18 May 2006 Edition
The Mitchel McLaughlin Column - Politics and the Media
Is it just me or do others agree that sections of the media contribute greatly to perceived cynicism towards the political process? The general public are variously described as disillusioned or disinterested in politics in this part of the world. But who makes these assessments? Very often it is political commentators and journalists who have the power to influence public opinion in a manner that no other section of society possesses!
Consider the reporting of the political impasse that parties are attempting to map a way out of. Invariably the situation is described as the responsibility of all the parties. This is not factually correct. Of the four main parties in the Assembly and all of the Independents it is only the DUP that refuses to participate in a fully functioning Assembly on the basis of equality of mandates. What is it in the psyche of political commentators that prevents them from being definitive in informing the general public when anyone, other than republicans, are believed to be responsible? The general response from the media is that "it is in the interest of balance". But is it the remit of journalists to distort a particular circumstance in order to spare the sensitivities of particular political parties or opinions? I don't believe so.
For many years republicans, because of censorship, had to be extra resourceful in getting our message out and despite the best efforts of governments and political opponents we were, by and large, successful in that endeavour. While continuing to engage proactively with all sections of the media we will continue to rely heavily on our own resources to deliver our message to the public. I have no fear of any organ of the media factually reporting and scrutinising the activities of Sinn Féin and its public representatives but I would ask that they apply equal diligence to the affairs of other parties and politicians in their public activities.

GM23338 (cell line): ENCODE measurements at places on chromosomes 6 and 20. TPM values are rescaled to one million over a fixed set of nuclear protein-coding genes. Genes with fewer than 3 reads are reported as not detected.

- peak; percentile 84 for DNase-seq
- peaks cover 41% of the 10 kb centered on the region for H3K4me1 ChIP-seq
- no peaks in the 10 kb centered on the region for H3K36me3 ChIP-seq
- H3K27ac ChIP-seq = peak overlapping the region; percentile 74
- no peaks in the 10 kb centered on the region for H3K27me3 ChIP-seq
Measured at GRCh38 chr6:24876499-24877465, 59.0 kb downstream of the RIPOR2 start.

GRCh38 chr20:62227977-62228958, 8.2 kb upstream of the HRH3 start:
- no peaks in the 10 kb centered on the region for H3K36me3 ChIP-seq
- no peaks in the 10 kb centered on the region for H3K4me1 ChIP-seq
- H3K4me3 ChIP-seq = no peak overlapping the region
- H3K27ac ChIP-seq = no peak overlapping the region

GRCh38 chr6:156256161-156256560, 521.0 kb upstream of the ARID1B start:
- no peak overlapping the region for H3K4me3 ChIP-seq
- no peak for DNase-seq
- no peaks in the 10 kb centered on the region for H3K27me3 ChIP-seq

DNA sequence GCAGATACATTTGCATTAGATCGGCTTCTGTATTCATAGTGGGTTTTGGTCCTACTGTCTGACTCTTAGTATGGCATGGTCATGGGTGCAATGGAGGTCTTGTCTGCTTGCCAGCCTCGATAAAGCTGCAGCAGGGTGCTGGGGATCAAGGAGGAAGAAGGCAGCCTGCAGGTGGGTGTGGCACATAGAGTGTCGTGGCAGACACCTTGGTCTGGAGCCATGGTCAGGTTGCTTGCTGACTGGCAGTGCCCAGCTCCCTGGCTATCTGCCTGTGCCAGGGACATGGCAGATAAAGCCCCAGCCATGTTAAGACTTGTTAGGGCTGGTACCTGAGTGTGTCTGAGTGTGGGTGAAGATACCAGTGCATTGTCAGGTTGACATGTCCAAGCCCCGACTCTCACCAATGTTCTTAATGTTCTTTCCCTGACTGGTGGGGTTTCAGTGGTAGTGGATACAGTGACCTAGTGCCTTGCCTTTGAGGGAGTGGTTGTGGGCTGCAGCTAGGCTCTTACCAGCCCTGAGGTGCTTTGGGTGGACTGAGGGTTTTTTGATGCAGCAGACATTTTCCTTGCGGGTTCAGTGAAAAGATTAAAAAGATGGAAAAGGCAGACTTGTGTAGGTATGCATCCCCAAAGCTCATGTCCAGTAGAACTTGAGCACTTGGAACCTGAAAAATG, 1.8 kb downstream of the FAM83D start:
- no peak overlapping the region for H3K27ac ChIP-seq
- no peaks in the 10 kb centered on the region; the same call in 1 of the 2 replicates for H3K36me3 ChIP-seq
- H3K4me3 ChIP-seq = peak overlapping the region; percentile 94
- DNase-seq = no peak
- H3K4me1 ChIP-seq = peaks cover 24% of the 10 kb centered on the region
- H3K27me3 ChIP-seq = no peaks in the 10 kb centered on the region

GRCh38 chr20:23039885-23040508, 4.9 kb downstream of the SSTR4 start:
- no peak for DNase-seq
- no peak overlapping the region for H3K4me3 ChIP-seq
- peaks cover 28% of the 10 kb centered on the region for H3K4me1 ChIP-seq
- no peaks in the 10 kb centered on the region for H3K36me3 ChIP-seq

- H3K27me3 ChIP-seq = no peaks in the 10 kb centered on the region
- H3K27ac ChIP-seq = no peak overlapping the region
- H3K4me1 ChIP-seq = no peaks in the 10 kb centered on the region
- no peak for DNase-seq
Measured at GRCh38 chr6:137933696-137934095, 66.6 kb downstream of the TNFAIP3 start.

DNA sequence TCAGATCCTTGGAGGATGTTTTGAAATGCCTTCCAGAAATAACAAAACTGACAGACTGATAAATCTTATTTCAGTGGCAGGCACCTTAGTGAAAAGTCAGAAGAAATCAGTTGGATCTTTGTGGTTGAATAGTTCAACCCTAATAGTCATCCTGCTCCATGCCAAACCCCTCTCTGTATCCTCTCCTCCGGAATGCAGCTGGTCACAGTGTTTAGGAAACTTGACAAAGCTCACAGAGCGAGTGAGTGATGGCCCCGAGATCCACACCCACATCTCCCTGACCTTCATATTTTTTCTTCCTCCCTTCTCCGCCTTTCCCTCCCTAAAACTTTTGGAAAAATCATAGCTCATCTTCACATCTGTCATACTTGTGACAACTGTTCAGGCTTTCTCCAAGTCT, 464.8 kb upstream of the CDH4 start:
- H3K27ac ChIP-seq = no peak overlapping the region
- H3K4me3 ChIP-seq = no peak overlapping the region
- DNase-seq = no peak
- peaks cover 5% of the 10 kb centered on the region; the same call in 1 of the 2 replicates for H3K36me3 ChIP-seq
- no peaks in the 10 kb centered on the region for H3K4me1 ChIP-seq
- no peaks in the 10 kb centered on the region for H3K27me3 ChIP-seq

It is not good enough for commentators to regularly misrepresent events by the liberal use of such comments as 'they're equally to blame', 'both communities', 'all parties' and 'everybody accepts'. This applies equally to the reporting of acts of political violence or sectarianism as it does to reporting of political issues.
The public expects that politicians will present events in a manner that projects their own party in the best possible light. They do not deserve news organisations to present opinion or allegations as fact to satisfy a particular political agenda.
Perhaps if there was less of an obsession within sections of the media with the idea that every report has to be 'balanced' and more focus on facts, then maybe a better informed general public would develop a healthier attitude to politics and demand that politicians deliver on what they were elected to do. They would certainly be better equipped to identify those parties and politicians unwilling to deliver on the mandates entrusted to them.